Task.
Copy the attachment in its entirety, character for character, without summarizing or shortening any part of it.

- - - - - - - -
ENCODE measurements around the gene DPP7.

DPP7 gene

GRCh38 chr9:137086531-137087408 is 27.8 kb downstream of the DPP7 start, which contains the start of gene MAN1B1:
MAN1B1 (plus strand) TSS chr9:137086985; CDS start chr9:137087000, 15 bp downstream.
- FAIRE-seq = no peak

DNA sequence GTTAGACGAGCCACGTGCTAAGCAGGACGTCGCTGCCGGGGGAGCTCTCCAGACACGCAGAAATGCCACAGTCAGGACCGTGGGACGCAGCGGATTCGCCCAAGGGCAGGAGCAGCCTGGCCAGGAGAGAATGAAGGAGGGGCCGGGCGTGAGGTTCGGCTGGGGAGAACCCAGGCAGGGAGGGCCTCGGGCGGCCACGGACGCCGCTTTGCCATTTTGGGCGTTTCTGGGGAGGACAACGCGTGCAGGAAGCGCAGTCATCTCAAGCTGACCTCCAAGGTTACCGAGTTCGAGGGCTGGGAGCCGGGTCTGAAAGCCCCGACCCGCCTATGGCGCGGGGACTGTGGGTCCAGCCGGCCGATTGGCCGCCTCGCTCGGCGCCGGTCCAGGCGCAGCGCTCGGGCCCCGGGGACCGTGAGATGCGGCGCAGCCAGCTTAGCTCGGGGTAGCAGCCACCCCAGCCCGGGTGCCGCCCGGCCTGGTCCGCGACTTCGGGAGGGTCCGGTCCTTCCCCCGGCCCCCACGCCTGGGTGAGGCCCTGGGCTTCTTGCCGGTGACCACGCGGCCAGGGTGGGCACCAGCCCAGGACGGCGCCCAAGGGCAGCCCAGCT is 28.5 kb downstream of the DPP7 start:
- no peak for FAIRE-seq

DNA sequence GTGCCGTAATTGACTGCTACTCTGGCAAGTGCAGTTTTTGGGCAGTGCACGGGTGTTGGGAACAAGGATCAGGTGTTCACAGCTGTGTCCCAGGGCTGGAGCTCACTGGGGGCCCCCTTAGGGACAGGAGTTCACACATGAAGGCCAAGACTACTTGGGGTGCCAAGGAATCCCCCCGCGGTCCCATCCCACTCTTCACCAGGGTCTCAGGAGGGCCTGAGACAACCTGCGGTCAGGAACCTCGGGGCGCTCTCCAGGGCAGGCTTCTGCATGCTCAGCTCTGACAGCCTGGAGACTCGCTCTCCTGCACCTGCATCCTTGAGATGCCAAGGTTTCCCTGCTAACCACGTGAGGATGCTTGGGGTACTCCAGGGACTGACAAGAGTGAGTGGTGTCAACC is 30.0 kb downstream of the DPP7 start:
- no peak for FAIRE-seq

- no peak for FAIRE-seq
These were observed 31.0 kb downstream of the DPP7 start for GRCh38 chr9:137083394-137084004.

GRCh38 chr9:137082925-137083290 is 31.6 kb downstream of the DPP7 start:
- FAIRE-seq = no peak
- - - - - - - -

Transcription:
ENCODE measurements around the gene DPP7.

DPP7 gene

GRCh38 chr9:137086531-137087408 is 27.8 kb downstream of the DPP7 start, which contains the start of gene MAN1B1:
MAN1B1 (plus strand) TSS chr9:137086985; CDS start chr9:137087000, 15 bp downstream.
- FAIRE-seq = no peak

DNA sequence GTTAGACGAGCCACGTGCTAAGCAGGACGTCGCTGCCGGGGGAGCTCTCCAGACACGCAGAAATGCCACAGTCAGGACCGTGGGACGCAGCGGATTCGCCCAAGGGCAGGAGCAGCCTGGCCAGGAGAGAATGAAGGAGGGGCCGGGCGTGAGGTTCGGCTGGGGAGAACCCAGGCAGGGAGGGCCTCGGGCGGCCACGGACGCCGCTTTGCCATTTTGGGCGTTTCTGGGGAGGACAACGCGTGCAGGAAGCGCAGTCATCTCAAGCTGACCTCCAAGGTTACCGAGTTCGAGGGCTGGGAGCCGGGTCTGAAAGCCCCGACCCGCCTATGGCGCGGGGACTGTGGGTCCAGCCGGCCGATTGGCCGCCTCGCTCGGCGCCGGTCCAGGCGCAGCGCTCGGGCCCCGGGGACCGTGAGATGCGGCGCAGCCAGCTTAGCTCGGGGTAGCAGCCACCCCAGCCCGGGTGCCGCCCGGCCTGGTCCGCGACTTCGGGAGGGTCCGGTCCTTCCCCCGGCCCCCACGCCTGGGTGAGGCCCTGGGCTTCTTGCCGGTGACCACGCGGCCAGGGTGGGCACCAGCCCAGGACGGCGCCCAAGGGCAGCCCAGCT is 28.5 kb downstream of the DPP7 start:
- no peak for FAIRE-seq

DNA sequence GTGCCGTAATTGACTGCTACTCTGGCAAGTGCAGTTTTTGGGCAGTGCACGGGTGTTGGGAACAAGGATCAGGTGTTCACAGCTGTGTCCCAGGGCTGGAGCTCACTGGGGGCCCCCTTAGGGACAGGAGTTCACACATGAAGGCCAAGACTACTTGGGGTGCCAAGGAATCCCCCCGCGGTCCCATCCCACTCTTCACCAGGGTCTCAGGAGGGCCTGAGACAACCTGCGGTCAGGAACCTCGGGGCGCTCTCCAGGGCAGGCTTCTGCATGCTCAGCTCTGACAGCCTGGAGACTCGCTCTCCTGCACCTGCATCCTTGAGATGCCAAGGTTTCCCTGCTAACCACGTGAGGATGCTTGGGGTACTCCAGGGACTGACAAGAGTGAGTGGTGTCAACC is 30.0 kb downstream of the DPP7 start:
- no peak for FAIRE-seq

- no peak for FAIRE-seq
These were observed 31.0 kb downstream of the DPP7 start for GRCh38 chr9:137083394-137084004.

GRCh38 chr9:137082925-137083290 is 31.6 kb downstream of the DPP7 start:
- FAIRE-seq = no peak